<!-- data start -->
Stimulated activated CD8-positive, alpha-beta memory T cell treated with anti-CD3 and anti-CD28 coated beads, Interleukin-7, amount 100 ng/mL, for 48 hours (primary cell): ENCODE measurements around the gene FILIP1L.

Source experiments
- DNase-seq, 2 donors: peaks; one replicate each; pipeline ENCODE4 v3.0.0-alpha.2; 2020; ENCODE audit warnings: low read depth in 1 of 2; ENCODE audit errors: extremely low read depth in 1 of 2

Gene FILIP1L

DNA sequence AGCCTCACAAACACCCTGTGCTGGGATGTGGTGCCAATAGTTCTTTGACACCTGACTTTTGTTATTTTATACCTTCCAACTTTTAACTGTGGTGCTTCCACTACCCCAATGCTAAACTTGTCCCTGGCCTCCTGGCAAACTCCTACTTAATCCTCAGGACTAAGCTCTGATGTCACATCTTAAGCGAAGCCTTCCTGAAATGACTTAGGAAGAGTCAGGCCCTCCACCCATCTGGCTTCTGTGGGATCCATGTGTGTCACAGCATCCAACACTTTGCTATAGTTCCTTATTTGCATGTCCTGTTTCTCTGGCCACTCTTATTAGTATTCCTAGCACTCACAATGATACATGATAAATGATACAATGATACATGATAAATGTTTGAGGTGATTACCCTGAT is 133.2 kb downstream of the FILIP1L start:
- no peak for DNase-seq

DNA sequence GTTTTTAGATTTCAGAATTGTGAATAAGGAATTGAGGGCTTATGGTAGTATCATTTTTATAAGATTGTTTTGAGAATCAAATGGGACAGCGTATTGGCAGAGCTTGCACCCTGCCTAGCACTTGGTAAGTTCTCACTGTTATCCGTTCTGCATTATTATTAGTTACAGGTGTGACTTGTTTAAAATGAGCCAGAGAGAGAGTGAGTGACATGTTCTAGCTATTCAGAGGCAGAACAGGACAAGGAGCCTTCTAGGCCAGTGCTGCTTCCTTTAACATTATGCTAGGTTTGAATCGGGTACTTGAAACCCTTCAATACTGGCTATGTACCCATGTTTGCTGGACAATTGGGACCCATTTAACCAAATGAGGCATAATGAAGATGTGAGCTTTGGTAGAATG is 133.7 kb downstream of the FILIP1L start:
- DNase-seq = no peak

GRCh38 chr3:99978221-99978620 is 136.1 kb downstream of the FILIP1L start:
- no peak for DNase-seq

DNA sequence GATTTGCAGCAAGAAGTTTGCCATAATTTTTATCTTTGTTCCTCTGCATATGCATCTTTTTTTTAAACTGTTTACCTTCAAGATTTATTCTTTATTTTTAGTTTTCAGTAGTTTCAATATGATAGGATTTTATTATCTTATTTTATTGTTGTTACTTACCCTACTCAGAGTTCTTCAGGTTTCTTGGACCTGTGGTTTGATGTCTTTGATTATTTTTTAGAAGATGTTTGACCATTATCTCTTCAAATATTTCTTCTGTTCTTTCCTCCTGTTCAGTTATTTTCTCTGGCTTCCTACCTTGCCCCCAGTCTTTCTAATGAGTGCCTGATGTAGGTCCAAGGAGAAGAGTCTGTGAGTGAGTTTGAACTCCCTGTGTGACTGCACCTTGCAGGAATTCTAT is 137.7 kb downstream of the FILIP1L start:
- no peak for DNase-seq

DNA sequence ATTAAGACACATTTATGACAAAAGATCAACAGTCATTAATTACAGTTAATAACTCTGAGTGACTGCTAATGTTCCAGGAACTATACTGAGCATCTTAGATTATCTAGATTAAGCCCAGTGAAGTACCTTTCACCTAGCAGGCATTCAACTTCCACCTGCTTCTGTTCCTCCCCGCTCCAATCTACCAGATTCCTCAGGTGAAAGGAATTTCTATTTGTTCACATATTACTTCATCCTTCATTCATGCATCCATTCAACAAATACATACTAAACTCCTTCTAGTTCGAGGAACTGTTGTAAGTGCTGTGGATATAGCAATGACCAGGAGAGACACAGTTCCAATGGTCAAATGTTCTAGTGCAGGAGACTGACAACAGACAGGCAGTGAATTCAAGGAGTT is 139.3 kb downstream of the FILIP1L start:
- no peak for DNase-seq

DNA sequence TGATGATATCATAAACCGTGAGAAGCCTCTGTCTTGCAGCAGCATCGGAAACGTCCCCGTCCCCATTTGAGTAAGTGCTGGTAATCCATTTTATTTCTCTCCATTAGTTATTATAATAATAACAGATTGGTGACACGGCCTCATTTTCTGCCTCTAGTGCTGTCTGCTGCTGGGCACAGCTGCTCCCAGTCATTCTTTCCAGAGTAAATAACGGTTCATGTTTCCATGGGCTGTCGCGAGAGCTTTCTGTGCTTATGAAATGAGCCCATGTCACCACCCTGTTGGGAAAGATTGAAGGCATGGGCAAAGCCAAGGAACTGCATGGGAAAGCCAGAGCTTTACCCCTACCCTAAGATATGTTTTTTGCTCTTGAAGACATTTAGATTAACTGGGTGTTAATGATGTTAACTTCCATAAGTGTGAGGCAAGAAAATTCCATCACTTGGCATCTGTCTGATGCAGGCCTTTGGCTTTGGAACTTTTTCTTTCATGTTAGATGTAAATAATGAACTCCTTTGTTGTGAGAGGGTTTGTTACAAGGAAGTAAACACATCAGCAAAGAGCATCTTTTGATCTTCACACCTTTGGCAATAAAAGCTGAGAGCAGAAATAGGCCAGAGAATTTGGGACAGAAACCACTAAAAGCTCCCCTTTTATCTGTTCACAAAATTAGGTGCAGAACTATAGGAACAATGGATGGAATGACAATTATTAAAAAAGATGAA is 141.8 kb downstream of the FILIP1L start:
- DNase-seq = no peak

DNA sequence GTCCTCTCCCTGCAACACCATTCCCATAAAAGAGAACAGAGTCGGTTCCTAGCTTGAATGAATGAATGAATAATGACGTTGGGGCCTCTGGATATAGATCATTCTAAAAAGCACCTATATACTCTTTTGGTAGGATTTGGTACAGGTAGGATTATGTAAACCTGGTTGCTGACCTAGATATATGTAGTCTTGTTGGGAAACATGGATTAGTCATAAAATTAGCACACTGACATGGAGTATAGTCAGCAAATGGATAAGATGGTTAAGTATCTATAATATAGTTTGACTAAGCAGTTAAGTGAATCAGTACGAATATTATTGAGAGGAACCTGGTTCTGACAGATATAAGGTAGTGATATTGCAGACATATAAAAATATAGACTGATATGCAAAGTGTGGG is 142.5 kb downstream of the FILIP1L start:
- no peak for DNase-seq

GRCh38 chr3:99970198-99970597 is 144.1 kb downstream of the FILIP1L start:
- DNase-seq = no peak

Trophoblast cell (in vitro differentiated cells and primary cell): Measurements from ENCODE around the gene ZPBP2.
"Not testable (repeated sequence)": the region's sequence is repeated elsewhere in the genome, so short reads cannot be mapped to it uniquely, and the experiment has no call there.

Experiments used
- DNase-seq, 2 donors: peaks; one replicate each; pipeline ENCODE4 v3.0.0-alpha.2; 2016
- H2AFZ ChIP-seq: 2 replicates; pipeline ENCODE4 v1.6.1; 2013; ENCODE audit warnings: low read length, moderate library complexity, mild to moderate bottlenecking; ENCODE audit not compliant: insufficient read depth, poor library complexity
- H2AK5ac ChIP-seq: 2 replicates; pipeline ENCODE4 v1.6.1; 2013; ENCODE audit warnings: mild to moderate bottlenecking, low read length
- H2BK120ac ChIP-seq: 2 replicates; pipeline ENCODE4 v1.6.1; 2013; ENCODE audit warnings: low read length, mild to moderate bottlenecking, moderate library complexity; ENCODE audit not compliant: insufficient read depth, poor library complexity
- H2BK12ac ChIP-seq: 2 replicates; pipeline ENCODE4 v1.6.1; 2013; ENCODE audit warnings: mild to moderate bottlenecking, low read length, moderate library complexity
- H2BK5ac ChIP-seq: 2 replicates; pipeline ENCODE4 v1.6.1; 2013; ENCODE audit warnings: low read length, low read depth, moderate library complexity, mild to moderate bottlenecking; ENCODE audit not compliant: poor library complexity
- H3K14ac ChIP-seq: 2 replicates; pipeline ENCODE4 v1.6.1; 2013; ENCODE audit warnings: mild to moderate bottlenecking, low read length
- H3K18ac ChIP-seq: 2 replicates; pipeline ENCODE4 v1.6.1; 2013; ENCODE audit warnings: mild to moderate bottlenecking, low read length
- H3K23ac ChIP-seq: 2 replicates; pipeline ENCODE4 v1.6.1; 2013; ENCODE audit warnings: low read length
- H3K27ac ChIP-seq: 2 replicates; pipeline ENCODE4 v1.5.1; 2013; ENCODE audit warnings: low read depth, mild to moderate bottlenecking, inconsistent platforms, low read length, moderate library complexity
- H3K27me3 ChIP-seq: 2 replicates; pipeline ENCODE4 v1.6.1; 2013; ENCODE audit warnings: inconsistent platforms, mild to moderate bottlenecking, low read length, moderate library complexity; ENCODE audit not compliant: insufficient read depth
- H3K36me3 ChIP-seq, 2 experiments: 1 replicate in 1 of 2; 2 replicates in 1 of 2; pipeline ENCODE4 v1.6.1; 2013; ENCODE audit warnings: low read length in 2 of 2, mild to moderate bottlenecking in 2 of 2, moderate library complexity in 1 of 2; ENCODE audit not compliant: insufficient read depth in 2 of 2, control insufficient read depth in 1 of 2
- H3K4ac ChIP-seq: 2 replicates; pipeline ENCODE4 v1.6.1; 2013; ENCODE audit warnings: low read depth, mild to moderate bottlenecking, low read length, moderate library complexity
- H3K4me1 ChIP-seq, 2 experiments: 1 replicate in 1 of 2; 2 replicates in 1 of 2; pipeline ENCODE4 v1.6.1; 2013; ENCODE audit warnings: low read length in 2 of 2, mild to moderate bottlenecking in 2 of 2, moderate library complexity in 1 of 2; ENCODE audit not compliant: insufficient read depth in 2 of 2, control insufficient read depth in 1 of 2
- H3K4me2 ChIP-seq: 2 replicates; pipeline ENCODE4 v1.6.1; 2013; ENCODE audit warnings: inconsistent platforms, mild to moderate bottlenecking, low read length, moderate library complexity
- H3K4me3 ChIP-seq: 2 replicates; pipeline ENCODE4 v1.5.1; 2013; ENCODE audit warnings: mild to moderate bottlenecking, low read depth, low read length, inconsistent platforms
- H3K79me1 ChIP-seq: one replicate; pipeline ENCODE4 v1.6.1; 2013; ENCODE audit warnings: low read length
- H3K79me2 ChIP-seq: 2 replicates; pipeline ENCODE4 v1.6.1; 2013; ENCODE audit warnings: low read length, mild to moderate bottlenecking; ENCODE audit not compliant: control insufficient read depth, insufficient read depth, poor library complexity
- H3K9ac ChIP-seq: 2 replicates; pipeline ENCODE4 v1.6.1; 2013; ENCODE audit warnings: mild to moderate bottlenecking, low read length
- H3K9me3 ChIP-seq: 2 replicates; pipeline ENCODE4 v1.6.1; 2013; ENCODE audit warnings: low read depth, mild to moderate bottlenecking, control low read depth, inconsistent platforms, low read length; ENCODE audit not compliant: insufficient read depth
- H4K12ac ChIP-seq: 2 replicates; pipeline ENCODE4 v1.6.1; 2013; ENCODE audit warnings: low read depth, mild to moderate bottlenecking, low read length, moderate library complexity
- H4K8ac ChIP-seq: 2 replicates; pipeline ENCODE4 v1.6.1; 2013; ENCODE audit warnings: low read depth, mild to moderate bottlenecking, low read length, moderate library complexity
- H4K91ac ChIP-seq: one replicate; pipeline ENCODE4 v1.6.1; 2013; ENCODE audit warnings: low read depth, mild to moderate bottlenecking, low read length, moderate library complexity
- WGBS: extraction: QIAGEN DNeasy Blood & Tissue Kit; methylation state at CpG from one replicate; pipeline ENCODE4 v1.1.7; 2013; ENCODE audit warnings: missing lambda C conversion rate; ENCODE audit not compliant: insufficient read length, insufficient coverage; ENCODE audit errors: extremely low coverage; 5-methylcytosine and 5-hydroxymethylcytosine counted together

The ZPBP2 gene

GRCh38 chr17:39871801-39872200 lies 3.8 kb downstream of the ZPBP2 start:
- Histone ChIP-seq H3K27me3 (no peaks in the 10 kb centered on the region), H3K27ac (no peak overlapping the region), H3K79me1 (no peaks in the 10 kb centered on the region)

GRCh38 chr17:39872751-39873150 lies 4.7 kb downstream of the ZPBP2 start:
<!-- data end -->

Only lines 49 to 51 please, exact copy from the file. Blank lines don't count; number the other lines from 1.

GRCh38 chr17:39871801-39872200 lies 3.8 kb downstream of the ZPBP2 start:
- Histone ChIP-seq H3K27me3 (no peaks in the 10 kb centered on the region), H3K27ac (no peak overlapping the region), H3K79me1 (no peaks in the 10 kb centered on the region)

GRCh38 chr17:39872751-39873150 lies 4.7 kb downstream of the ZPBP2 start: